Smile…you’re on Google!

Anyone with an active Google+ account might want to take a closer look at their profile picture going forward as it could end up appearing in more places than usual.

From 11 November, Google plans to incorporate people’s profile pictures, and their comments about products and places, into more of its adverts.

Under the new terms of its shared endorsements policy, the name and photo a user has on their Google+ account could be included in search ads. For example, if someone searches for ‘spa resorts’ and a Google+ user has reviewed or commented on a spa resort that has a PPC ad appearing for those keywords, their review (along with their name and Google+ profile image) could show up as part of the ad.


In response to this apparent invasion of privacy, some Google+ users have launched a protest against shared endorsements by replacing their profile photos with pictures of Google Executive Chairman Eric Schmidt.


Google has responded by saying users can easily opt out of the new policy but many will be unaware that the change is even taking place. And unless users choose to opt out, Google will reserve the right to use their name and photo in ads for products, services, and businesses whose pages and content they’ve interacted with in some way.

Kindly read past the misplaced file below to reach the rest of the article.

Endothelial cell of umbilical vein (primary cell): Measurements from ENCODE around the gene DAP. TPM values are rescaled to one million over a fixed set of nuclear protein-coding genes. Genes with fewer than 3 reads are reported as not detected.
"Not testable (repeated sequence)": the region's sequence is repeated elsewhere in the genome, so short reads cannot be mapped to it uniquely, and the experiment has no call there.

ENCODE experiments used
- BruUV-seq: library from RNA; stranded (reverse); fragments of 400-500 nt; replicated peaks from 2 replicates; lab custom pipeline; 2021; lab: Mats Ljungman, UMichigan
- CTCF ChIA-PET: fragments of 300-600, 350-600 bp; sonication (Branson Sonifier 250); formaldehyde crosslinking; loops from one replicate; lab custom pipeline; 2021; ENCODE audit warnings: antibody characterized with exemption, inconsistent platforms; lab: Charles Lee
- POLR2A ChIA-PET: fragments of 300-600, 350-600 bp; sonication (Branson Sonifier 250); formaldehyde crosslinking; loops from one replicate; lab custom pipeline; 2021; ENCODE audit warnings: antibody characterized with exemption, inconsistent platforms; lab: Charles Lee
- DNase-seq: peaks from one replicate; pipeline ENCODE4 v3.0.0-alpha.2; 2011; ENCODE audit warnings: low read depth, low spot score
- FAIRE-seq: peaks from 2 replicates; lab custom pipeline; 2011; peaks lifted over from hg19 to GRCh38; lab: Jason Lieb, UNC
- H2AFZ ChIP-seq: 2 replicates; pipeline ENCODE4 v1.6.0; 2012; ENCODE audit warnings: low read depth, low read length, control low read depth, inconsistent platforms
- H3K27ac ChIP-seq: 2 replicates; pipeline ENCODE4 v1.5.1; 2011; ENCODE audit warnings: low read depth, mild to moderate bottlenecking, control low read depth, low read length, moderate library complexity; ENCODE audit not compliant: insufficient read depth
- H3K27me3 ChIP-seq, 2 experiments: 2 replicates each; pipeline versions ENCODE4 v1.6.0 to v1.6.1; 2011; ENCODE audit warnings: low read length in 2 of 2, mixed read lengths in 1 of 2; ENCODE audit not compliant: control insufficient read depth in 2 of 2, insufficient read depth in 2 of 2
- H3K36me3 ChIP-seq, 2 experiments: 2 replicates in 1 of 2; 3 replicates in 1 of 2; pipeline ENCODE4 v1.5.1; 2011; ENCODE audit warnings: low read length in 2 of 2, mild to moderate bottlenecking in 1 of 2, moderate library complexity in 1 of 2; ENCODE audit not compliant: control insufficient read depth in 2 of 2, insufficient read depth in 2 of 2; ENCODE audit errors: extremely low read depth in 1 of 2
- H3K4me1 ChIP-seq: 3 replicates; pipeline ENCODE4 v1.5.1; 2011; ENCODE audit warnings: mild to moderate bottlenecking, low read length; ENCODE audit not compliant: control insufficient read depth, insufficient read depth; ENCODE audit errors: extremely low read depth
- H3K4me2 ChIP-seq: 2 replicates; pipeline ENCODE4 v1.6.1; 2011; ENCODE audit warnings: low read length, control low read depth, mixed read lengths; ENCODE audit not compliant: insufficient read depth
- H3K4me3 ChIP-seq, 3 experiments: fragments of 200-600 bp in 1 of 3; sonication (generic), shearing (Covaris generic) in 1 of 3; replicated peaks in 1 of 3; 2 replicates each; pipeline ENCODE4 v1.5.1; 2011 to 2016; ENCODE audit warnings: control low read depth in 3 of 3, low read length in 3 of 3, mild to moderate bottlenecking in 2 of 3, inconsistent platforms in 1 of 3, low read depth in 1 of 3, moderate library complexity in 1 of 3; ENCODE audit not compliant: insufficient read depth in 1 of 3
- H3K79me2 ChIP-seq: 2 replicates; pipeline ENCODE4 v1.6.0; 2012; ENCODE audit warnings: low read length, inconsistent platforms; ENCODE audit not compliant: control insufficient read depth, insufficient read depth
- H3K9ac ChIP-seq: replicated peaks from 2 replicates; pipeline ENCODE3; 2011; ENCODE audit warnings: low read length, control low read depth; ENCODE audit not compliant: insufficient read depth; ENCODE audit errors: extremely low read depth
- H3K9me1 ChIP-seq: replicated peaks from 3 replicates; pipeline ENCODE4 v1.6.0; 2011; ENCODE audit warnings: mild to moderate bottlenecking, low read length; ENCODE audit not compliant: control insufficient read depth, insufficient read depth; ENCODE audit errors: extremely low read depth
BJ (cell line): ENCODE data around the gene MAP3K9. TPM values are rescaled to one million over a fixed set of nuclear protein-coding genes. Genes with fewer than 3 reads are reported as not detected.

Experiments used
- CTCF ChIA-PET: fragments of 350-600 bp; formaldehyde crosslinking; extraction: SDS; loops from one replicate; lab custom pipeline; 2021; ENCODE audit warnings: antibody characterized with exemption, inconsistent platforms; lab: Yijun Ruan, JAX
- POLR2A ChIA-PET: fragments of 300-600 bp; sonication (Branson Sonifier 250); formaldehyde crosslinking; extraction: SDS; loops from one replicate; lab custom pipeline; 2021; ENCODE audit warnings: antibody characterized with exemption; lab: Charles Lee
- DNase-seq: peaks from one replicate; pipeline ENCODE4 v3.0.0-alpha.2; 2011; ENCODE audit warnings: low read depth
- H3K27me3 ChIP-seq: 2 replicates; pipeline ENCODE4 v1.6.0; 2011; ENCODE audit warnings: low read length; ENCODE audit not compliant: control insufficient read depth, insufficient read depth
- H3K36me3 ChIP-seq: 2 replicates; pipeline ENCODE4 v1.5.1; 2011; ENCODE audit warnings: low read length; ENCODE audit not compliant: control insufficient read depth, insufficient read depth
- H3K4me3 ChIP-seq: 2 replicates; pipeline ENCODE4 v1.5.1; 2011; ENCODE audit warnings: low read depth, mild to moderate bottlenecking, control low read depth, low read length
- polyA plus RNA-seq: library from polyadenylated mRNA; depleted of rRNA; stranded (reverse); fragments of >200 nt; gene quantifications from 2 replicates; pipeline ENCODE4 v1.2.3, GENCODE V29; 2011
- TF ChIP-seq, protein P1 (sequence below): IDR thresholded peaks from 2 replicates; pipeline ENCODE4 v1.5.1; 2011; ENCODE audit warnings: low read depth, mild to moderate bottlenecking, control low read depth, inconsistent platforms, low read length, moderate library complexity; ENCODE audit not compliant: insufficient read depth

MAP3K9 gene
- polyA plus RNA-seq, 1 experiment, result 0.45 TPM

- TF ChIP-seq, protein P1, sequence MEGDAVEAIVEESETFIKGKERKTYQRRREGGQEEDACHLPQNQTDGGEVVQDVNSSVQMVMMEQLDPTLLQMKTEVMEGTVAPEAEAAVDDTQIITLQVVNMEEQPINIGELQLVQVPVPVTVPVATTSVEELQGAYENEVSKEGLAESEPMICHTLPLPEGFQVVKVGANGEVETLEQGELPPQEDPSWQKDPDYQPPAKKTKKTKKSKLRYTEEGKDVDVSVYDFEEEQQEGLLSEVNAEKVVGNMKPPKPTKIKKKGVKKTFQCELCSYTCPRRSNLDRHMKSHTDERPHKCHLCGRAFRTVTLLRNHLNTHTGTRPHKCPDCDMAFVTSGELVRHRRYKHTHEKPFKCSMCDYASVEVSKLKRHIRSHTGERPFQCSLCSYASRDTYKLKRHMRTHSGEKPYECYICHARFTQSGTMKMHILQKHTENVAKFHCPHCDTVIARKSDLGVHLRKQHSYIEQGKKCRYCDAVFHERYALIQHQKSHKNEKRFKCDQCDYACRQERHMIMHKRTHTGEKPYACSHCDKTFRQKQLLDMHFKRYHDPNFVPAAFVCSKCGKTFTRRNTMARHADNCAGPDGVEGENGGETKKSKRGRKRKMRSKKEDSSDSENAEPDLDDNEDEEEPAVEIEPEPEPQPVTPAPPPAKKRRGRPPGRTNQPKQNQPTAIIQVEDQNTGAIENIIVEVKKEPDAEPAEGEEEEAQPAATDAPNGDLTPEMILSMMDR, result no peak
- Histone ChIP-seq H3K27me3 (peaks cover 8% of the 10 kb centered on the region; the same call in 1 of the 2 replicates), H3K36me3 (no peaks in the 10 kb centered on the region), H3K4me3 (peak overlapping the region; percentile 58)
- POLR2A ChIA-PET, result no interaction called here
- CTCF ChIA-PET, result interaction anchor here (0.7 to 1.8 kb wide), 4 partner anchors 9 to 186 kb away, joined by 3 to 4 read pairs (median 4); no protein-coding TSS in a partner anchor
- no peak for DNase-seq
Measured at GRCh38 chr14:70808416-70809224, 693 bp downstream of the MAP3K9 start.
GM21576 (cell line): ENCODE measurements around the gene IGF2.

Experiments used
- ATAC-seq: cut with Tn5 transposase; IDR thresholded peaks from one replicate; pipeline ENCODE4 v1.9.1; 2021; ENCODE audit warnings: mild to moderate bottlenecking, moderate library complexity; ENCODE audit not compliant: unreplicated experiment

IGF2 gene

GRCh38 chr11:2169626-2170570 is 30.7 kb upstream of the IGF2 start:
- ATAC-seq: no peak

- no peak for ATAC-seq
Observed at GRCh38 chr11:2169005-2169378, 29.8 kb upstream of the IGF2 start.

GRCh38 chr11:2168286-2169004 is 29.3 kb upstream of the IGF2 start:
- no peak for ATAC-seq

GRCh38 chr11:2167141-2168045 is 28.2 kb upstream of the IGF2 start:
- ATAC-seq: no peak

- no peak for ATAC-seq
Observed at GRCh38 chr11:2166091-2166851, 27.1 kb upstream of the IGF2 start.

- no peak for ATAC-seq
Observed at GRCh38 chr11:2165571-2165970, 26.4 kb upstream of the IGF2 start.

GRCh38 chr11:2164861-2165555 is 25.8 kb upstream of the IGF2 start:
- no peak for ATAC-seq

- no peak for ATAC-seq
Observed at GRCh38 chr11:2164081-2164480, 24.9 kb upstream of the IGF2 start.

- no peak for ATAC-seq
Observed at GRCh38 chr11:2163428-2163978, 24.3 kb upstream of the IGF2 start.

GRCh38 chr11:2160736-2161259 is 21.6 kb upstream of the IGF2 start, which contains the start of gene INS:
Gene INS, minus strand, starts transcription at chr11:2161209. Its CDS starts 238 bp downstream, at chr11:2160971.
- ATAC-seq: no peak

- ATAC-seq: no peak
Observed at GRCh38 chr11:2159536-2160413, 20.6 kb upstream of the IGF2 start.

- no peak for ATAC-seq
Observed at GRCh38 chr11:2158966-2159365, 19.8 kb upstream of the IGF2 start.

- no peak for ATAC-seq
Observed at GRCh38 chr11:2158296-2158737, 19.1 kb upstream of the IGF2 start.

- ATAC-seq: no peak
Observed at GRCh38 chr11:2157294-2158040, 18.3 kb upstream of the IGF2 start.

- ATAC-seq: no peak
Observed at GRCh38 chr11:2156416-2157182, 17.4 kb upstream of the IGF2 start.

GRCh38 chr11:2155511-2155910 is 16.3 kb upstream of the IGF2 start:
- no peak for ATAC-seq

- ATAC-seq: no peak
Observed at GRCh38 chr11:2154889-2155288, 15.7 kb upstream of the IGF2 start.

While some people are outraged over the new policy the simple fact is that using people’s data, especially for advertising, is how social networks and internet giants make their money. So if we +1, like, tweet, upload, review a product, or leave comments on a social network site, we should accept that the information could potentially be used in all manner of public ways.

Facebook faced strong criticism over a similar system called sponsored stories which it rolled out in 2011. Legal action following the criticism eventually led to Facebook paying out $20m in compensation to people whose images it used without permission.

It’s possible that something as serious will happen to Google. Indeed, American senator Edward Markey has already sent a letter to the Federal Trade Commission (FTC) asking the agency to investigate whether the shared endorsements policy change violates the terms of Google’s 2011 privacy settlement with the FTC over its long-dead Buzz feature, in which Google promised not to change its privacy settings without explicit permission from users. Watch this space. 

Think before you ‘like’

Facebook might know a little bit more about you than you think.

A recent study has shown that personal information such as a user’s sexuality and even their drug use can be correctly inferred by studying their ‘likes’ on Facebook.

The research from Cambridge University into 58,000 Facebook users in the United States found that personal and sometimes highly sensitive information about a person such as their race, sexual orientation, political views, drug taking habits and even their IQ could be correctly inferred by simply studying the pages that the person had ‘liked’ on Facebook – even if the user hadn’t chosen to publicly publicise that information.

After running Facebook ‘likes’ through a sophisticated algorithm, the researchers were able to tell with 88% accuracy whether a man was gay or straight for example. What’s important to note is that fewer than 5% of the gay men in the study had clicked obvious ‘likes’ such as gay marriage, so the researchers were able to tell a person’s sexuality through far less revealing ‘likes’ (such as the No H8 Campaign and Wicked the Musical for example).